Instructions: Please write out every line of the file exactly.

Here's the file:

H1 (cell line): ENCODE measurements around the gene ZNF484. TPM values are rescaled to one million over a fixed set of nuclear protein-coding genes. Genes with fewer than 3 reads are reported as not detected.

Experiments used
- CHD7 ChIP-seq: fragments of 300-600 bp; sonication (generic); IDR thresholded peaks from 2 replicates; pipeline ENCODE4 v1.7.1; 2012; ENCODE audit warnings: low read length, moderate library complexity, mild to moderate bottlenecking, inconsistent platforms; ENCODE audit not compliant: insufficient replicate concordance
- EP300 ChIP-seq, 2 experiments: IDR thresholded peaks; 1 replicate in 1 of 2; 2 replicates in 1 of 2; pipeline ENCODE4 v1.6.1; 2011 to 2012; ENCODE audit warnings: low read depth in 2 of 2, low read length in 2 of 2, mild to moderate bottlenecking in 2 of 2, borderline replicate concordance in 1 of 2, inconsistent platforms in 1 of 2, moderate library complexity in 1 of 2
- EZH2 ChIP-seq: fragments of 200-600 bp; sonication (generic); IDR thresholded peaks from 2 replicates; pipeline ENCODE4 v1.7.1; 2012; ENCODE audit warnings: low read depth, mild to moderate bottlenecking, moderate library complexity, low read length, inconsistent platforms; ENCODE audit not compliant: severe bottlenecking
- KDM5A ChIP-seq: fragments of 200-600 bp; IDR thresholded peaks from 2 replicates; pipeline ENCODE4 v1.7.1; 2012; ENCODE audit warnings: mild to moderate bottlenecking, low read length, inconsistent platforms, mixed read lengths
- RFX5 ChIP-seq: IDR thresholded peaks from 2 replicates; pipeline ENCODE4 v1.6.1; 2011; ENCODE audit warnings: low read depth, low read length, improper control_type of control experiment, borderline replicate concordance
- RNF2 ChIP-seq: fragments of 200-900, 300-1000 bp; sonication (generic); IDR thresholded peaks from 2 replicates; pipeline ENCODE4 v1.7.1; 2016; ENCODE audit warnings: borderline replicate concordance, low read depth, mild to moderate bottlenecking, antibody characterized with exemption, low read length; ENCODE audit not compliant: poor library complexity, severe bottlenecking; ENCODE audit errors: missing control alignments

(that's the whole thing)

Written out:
H1 (cell line): ENCODE measurements around the gene ZNF484. TPM values are rescaled to one million over a fixed set of nuclear protein-coding genes. Genes with fewer than 3 reads are reported as not detected.

Experiments used
- CHD7 ChIP-seq: fragments of 300-600 bp; sonication (generic); IDR thresholded peaks from 2 replicates; pipeline ENCODE4 v1.7.1; 2012; ENCODE audit warnings: low read length, moderate library complexity, mild to moderate bottlenecking, inconsistent platforms; ENCODE audit not compliant: insufficient replicate concordance
- EP300 ChIP-seq, 2 experiments: IDR thresholded peaks; 1 replicate in 1 of 2; 2 replicates in 1 of 2; pipeline ENCODE4 v1.6.1; 2011 to 2012; ENCODE audit warnings: low read depth in 2 of 2, low read length in 2 of 2, mild to moderate bottlenecking in 2 of 2, borderline replicate concordance in 1 of 2, inconsistent platforms in 1 of 2, moderate library complexity in 1 of 2
- EZH2 ChIP-seq: fragments of 200-600 bp; sonication (generic); IDR thresholded peaks from 2 replicates; pipeline ENCODE4 v1.7.1; 2012; ENCODE audit warnings: low read depth, mild to moderate bottlenecking, moderate library complexity, low read length, inconsistent platforms; ENCODE audit not compliant: severe bottlenecking
- KDM5A ChIP-seq: fragments of 200-600 bp; IDR thresholded peaks from 2 replicates; pipeline ENCODE4 v1.7.1; 2012; ENCODE audit warnings: mild to moderate bottlenecking, low read length, inconsistent platforms, mixed read lengths
- RFX5 ChIP-seq: IDR thresholded peaks from 2 replicates; pipeline ENCODE4 v1.6.1; 2011; ENCODE audit warnings: low read depth, low read length, improper control_type of control experiment, borderline replicate concordance
- RNF2 ChIP-seq: fragments of 200-900, 300-1000 bp; sonication (generic); IDR thresholded peaks from 2 replicates; pipeline ENCODE4 v1.7.1; 2016; ENCODE audit warnings: borderline replicate concordance, low read depth, mild to moderate bottlenecking, antibody characterized with exemption, low read length; ENCODE audit not compliant: poor library complexity, severe bottlenecking; ENCODE audit errors: missing control alignments